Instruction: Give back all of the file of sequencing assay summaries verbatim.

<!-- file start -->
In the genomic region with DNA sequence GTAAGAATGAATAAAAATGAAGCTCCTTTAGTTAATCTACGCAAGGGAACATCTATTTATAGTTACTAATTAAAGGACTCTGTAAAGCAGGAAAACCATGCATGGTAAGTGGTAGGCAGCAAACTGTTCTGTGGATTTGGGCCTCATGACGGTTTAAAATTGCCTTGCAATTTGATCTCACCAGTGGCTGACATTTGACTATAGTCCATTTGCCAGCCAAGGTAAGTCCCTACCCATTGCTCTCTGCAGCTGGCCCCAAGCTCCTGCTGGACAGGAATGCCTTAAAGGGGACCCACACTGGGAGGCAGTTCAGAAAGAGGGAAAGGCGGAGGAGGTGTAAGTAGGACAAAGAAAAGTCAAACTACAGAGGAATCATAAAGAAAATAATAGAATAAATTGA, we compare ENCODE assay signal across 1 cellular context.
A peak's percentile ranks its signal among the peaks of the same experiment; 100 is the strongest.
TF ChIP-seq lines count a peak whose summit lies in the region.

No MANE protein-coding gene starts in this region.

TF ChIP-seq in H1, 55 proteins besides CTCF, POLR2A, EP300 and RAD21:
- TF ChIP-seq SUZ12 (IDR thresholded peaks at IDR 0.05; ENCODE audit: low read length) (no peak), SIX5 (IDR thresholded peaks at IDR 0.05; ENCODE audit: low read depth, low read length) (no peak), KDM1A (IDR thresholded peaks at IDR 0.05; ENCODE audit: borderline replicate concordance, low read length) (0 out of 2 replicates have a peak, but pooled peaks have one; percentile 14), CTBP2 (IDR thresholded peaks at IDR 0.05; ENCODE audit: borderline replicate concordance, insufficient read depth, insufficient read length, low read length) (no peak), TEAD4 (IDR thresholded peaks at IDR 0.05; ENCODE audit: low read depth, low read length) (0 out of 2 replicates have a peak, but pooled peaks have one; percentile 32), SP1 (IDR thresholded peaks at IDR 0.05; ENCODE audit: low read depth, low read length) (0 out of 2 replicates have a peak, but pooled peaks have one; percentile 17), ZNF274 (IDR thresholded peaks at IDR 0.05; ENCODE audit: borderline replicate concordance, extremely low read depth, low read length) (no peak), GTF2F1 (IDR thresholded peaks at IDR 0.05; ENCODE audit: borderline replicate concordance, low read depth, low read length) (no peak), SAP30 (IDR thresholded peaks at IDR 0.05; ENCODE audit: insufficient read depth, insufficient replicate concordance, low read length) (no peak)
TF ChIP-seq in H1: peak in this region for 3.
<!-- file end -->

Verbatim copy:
In the genomic region with DNA sequence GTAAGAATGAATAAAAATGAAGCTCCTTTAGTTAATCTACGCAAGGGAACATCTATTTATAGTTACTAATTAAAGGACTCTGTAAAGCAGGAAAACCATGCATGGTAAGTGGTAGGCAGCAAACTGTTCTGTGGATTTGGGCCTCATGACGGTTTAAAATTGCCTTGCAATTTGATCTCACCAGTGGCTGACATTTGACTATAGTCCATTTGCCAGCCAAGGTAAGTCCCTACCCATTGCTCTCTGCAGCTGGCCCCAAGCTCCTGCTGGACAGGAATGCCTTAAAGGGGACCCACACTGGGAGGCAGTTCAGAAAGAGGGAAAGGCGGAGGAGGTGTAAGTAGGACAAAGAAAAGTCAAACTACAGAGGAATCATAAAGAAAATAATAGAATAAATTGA, we compare ENCODE assay signal across 1 cellular context.
A peak's percentile ranks its signal among the peaks of the same experiment; 100 is the strongest.
TF ChIP-seq lines count a peak whose summit lies in the region.

No MANE protein-coding gene starts in this region.

TF ChIP-seq in H1, 55 proteins besides CTCF, POLR2A, EP300 and RAD21:
- TF ChIP-seq SUZ12 (IDR thresholded peaks at IDR 0.05; ENCODE audit: low read length) (no peak), SIX5 (IDR thresholded peaks at IDR 0.05; ENCODE audit: low read depth, low read length) (no peak), KDM1A (IDR thresholded peaks at IDR 0.05; ENCODE audit: borderline replicate concordance, low read length) (0 out of 2 replicates have a peak, but pooled peaks have one; percentile 14), CTBP2 (IDR thresholded peaks at IDR 0.05; ENCODE audit: borderline replicate concordance, insufficient read depth, insufficient read length, low read length) (no peak), TEAD4 (IDR thresholded peaks at IDR 0.05; ENCODE audit: low read depth, low read length) (0 out of 2 replicates have a peak, but pooled peaks have one; percentile 32), SP1 (IDR thresholded peaks at IDR 0.05; ENCODE audit: low read depth, low read length) (0 out of 2 replicates have a peak, but pooled peaks have one; percentile 17), ZNF274 (IDR thresholded peaks at IDR 0.05; ENCODE audit: borderline replicate concordance, extremely low read depth, low read length) (no peak), GTF2F1 (IDR thresholded peaks at IDR 0.05; ENCODE audit: borderline replicate concordance, low read depth, low read length) (no peak), SAP30 (IDR thresholded peaks at IDR 0.05; ENCODE audit: insufficient read depth, insufficient replicate concordance, low read length) (no peak)
TF ChIP-seq in H1: peak in this region for 3.